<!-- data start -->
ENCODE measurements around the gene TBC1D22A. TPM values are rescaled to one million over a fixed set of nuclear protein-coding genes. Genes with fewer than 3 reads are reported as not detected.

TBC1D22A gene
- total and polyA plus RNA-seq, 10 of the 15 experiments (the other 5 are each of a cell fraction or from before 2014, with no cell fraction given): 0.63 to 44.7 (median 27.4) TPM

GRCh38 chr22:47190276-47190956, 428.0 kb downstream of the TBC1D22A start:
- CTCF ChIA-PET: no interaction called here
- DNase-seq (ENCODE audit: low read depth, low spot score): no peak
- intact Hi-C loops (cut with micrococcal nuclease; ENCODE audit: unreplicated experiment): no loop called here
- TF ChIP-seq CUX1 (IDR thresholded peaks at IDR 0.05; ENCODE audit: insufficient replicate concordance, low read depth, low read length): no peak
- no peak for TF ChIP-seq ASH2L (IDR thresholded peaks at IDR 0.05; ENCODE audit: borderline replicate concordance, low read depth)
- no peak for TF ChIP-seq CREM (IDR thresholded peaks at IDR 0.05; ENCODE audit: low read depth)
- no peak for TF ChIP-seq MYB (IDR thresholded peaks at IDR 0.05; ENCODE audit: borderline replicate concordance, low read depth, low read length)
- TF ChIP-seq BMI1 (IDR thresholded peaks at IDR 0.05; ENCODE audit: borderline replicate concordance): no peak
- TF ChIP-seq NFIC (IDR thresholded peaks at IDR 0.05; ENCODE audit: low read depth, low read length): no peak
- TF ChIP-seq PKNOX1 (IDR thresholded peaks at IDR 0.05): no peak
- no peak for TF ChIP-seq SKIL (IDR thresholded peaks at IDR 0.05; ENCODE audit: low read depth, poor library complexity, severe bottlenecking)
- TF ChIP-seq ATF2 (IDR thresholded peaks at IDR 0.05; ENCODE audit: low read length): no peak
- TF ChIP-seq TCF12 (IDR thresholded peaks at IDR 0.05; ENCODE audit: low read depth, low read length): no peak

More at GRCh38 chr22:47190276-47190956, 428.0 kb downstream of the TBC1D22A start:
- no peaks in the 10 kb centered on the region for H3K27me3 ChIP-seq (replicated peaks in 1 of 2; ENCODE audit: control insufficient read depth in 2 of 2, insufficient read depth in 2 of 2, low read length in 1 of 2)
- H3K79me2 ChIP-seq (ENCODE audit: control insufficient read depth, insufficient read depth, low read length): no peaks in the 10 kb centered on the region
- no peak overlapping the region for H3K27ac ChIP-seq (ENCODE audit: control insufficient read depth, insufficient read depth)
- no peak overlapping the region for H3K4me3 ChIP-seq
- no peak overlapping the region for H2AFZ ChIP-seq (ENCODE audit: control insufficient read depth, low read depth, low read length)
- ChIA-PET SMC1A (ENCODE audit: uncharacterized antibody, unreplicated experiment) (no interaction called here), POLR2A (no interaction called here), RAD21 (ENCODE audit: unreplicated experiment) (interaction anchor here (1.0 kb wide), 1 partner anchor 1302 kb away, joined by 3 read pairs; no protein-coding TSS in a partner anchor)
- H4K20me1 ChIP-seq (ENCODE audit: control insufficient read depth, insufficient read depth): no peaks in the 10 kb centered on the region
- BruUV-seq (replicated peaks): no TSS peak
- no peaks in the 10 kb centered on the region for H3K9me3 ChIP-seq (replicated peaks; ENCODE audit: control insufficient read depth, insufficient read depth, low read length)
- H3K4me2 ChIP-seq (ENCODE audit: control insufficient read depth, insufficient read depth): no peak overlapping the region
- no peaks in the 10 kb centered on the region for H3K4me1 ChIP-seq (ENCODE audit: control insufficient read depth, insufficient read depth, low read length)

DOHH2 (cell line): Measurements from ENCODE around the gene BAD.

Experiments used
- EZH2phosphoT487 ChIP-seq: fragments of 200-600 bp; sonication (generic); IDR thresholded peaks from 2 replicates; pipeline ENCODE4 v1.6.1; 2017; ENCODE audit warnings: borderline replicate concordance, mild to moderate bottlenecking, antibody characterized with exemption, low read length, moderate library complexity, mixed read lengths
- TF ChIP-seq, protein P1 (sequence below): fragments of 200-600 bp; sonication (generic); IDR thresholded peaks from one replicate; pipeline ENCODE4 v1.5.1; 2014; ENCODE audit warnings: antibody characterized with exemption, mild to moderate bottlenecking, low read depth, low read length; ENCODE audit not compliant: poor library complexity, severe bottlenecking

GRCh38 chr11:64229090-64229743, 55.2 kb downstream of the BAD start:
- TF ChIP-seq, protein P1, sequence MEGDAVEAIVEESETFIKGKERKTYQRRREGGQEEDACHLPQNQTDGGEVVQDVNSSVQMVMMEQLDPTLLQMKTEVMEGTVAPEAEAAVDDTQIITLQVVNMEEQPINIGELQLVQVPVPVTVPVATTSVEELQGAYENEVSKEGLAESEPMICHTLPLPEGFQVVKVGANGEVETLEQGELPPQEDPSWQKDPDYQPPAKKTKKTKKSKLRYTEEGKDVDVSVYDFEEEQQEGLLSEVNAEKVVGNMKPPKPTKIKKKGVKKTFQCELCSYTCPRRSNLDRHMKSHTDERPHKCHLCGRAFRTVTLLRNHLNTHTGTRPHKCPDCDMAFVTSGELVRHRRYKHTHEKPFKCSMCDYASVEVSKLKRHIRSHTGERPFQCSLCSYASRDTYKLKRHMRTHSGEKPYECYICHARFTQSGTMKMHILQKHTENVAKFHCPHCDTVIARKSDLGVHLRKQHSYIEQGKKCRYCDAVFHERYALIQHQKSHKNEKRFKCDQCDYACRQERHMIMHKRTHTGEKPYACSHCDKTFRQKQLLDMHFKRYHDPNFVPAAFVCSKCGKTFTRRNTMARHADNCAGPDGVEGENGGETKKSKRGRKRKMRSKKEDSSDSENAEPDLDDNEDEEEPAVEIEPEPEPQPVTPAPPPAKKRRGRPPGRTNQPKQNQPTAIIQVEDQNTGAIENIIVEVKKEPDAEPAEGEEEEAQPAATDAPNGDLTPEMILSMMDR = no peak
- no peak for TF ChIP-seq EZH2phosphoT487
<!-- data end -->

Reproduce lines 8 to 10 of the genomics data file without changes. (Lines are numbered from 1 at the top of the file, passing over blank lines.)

- TF ChIP-seq CUX1 (IDR thresholded peaks at IDR 0.05; ENCODE audit: insufficient replicate concordance, low read depth, low read length): no peak
- no peak for TF ChIP-seq ASH2L (IDR thresholded peaks at IDR 0.05; ENCODE audit: borderline replicate concordance, low read depth)
- no peak for TF ChIP-seq CREM (IDR thresholded peaks at IDR 0.05; ENCODE audit: low read depth)